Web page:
Weekly options are short-term option contracts that allow traders to profit from quick moves in the underlying stock. When weekly options were first introduced, there were only four index-based options to choose from. Now, there are a wide variety of weeklies available to trade on popular stocks and exchange-traded funds (ETFs).
How to Use Weekly Options
Weekly options can be used the same way you would utilize a traditional monthly option — except expiration dates are available every week of the year, instead of just 12 times a year. There are many reasons to add weekly options to your repertoire, including the ability to capitalize on short-term moves, minimize the effects of time decay, and hedge event-related risk.
3 Reasons to Trade Weekly Options
Thanks to weekly options, the most popular stocks and ETFs now have options expiring every Friday — which means you can fine-tune your trading time frame for maximum precision. There are three primary ways traders can take advantage of 52 expiration weeks a year:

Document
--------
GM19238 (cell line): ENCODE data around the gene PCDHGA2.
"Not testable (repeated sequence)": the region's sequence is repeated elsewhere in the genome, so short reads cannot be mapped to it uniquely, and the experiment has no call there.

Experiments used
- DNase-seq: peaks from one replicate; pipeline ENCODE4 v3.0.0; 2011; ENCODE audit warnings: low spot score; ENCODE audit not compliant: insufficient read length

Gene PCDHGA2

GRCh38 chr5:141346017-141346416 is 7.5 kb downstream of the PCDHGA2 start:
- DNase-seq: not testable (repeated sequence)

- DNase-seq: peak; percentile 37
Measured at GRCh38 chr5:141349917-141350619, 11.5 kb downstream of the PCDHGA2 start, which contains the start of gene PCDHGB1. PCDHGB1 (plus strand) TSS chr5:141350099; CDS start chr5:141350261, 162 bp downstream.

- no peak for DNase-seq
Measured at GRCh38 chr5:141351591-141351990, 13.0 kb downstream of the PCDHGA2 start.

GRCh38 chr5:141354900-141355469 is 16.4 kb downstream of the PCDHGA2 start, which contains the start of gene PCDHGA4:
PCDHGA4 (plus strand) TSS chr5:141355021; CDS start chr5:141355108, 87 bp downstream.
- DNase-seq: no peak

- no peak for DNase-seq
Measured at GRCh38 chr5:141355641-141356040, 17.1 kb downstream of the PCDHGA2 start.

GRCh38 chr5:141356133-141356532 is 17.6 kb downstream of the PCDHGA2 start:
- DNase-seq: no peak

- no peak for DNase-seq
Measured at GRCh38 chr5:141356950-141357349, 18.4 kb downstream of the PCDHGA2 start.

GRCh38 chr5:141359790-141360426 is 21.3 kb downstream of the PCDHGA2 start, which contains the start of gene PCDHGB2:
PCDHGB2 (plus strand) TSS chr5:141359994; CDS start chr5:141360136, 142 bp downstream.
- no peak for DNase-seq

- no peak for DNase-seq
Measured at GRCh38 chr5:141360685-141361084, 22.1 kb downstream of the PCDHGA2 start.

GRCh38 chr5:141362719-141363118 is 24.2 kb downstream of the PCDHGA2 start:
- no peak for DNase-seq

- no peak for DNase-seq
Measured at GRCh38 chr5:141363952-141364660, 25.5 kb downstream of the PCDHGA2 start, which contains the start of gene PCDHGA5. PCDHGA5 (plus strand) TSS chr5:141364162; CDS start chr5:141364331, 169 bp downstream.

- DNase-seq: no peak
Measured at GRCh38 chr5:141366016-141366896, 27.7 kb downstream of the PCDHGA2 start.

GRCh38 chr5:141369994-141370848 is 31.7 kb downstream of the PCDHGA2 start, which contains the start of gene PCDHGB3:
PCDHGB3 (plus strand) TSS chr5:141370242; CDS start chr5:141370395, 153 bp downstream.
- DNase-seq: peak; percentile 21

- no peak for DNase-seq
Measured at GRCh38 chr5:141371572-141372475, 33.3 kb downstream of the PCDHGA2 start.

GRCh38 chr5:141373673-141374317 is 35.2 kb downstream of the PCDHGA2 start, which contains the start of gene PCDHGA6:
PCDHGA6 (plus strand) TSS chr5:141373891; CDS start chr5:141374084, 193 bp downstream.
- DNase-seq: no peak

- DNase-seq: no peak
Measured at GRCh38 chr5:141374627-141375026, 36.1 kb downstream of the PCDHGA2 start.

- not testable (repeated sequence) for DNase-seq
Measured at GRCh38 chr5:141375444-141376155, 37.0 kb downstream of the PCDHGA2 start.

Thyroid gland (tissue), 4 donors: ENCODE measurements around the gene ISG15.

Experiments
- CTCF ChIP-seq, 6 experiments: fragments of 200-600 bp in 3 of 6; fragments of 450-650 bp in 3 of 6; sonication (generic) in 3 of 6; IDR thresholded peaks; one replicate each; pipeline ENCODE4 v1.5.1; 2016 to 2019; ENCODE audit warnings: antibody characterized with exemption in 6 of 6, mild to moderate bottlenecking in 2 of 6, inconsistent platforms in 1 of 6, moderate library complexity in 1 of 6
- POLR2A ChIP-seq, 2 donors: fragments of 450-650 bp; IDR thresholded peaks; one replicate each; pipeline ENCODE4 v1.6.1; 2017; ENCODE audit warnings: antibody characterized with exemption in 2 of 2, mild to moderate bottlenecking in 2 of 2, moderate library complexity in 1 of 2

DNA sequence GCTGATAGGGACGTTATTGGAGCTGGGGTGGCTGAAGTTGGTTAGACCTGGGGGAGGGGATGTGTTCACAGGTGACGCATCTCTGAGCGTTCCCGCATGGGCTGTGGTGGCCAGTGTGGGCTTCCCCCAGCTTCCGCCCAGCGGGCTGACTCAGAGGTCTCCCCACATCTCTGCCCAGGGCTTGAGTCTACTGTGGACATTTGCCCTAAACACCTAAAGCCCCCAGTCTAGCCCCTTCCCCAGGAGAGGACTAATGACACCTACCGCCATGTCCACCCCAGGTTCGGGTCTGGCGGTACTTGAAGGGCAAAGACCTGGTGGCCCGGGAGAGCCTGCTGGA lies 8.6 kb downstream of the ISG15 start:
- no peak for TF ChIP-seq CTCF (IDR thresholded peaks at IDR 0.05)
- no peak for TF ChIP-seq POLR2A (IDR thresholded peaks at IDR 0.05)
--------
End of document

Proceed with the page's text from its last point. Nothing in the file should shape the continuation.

- Maximize leverage on short-term directional moves. Buying calls and puts to speculate on a very short-term directional move with weeklies affords the option holder increased leverage , as well as decreased exposure to time decay , relative to longer-term options.
- Affordably hedge event-related risk. Weekly options can be used to implement a ” protective put ” strategy on stocks and ETFs, which helps you limit losses on your shares when there’s concern about downside risk stemming from a specific, known event on the calendar (such as a quarterly earnings report) — without shelling out the higher time value for a longer-term put option.
- Implement premium-selling strategies over shorter time frames. Selling weekly puts and calls over a time frame of days allows traders to capitalize on expected levels of technical or options-related support and resistance — or to profit from over-inflated implied volatility — while giving the underlying stock less time to move against you.
The views and opinions expressed herein are the views and opinions of the author and do not necessarily reflect those of Nasdaq, Inc.